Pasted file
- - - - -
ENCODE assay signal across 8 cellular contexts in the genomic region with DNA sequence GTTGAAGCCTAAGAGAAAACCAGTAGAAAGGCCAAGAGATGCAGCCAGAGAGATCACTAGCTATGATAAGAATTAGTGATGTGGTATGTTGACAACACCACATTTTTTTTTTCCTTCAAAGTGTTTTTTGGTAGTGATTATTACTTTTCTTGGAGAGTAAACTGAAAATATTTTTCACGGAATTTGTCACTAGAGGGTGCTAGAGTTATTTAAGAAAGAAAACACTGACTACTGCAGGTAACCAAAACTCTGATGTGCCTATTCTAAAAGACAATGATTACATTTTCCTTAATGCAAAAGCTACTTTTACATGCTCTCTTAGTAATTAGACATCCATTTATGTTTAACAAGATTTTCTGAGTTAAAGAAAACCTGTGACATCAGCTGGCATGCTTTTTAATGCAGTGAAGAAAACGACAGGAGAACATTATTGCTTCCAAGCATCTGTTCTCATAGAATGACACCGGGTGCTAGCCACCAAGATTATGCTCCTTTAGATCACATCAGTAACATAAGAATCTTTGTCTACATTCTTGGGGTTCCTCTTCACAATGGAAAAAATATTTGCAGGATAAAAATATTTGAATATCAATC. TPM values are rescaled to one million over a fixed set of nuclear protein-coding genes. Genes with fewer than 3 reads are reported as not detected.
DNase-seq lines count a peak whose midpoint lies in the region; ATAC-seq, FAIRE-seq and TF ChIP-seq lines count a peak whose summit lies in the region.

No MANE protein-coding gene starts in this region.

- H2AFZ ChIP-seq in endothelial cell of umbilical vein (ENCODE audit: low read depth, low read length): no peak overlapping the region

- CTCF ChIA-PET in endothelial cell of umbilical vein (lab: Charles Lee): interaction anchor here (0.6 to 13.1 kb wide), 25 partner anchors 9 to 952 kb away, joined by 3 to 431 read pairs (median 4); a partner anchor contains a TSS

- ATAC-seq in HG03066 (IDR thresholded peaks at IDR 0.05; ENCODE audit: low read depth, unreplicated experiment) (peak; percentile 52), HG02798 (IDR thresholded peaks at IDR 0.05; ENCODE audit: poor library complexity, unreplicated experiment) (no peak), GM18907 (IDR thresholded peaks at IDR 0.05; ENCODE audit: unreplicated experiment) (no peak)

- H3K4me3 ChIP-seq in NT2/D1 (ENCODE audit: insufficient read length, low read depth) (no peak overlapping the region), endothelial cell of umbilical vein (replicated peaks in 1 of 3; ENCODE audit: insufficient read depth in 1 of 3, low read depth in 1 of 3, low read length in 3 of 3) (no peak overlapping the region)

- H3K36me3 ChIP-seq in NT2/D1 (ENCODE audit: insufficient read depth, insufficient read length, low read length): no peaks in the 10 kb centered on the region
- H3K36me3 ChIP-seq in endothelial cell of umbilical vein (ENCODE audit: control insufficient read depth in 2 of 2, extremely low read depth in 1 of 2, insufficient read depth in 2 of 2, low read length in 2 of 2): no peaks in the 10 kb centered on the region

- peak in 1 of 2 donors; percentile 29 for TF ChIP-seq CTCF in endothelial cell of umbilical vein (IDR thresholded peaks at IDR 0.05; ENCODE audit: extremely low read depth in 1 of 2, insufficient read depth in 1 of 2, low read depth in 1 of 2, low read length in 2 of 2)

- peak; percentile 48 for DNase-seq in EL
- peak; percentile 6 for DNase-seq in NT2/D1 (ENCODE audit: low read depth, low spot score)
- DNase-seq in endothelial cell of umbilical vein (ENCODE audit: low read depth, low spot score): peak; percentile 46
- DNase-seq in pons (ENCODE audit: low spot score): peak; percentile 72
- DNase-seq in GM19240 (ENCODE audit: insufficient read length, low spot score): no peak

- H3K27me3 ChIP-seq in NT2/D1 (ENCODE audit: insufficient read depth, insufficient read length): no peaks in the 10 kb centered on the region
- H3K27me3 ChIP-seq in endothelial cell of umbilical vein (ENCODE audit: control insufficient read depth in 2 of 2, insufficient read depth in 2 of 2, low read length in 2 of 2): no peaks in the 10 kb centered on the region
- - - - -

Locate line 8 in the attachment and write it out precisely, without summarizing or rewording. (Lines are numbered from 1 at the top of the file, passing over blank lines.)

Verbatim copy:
- H3K36me3 ChIP-seq in NT2/D1 (ENCODE audit: insufficient read depth, insufficient read length, low read length): no peaks in the 10 kb centered on the region